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An eco-profile of thermoplastic protein derived from blood meal Part 1: allocation issues



A renewable thermoplastic called Novatein Thermoplastic Protein (NTP) has been developed from blood meal—a low-value by-product of the meat processing industry. The aim of this research was to develop a non-renewable energy and greenhouse gas emission eco-profile for cradle to gate production of NTP. Environmental impacts of supplying blood meal as a raw material were investigated using different allocation methods for farming and blood meal production. These included mass, economic, treating low-value by-products as waste and system expansion by substitution. In part 2, the entire system will be analysed on a cradle to gate basis and include the production of thermoplastic (NTP).


A theoretical NTP production facility was analysed for non-renewable primary energy use and greenhouse gas emissions. Data for feedstocks and process steps were obtained from published papers, government agency reports and engineering models. Mass and economic allocation models treating low-value by-products as waste and substitution were applied, and a sensitivity analysis was used to evaluate the impact of different methods of allocation on environmental impact.

Results and discussion

Non-renewable energy use in blood meal production varied between 5 (substitution) and 38 MJ (simple mass allocation) per kg of NTP. Greenhouse gas emissions varied between 0.4 (substitution), or even less if the biogenic carbon content is considered a credit, and 14 kg (mass allocation) CO2e per kg NTP.


It was concluded that both mass allocation and a waste assumption should be considered for the cradle to gate system. Mass allocation is common in other attributional studies and allows for a more transparent comparison. The most appropriate treatment of allocation in an attributional profile was to consider blood as a waste with regard to farming and meat processing, but include blood drying. This takes into account the motivations for farming and meat processing, but also recognises that there are other treatment options for blood that do not produce blood meal used in manufacturing NTP. This would allow NTP to be compared to other bioplastics as well as identifying hot spots in its cradle to gate production. It was also anticipated that results may be adapted in future cradle to grave assessments as product systems are developed.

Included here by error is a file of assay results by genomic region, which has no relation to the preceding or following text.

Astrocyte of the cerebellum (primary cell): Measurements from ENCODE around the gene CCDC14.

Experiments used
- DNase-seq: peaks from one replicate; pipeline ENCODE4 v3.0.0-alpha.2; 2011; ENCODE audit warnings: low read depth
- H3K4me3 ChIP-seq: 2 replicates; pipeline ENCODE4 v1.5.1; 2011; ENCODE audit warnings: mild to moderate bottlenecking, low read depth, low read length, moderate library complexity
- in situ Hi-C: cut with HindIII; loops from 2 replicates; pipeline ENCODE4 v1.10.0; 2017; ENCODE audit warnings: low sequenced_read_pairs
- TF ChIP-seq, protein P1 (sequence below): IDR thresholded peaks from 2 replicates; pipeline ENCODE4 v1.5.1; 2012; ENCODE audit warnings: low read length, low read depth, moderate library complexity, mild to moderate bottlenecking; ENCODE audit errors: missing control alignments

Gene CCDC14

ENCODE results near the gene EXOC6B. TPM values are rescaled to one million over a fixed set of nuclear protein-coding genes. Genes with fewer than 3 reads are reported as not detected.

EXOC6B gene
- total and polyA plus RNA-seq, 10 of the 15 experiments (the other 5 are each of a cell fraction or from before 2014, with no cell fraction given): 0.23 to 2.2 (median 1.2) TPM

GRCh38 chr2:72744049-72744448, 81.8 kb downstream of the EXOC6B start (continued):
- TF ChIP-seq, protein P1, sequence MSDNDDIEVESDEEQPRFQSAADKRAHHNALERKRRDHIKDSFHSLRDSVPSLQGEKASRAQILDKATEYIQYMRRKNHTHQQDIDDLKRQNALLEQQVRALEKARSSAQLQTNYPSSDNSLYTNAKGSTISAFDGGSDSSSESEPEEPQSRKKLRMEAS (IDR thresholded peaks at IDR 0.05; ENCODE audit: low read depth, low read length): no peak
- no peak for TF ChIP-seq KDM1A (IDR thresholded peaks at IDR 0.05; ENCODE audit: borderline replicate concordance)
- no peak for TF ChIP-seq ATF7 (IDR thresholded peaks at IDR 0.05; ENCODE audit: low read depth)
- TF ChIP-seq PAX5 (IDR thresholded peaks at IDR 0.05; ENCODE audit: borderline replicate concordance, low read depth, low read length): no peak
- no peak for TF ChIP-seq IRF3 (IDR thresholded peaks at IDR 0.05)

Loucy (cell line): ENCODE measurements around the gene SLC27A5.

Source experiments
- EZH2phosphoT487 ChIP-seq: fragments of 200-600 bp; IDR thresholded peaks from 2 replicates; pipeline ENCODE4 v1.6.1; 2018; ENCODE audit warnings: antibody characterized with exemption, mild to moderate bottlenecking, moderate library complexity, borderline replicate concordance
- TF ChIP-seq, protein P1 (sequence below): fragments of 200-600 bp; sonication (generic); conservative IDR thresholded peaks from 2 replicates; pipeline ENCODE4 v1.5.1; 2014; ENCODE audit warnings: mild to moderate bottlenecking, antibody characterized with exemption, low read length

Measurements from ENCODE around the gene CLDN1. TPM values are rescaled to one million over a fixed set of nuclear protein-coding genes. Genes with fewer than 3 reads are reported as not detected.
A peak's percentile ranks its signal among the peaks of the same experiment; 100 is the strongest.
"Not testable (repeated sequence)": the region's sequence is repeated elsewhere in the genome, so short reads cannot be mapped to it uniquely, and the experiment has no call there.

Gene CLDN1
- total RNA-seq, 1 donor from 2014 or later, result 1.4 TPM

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The authors would like to acknowledge the support of the University of Waikato, Novatein Ltd. and the C Alma Baker Trust.

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Correspondence to Casparus J. R. Verbeek.

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Responsible editor: Andreas Ciroth

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Bier, J.M., Verbeek, C.J.R. & Lay, M.C. An eco-profile of thermoplastic protein derived from blood meal Part 1: allocation issues. Int J Life Cycle Assess 17, 208–219 (2012). https://doi.org/10.1007/s11367-011-0349-8

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  • Allocation
  • Bio-based materials
  • Bioplastic
  • Biopolymer
  • Blood meal
  • Cradle to gate
  • Life cycle assessment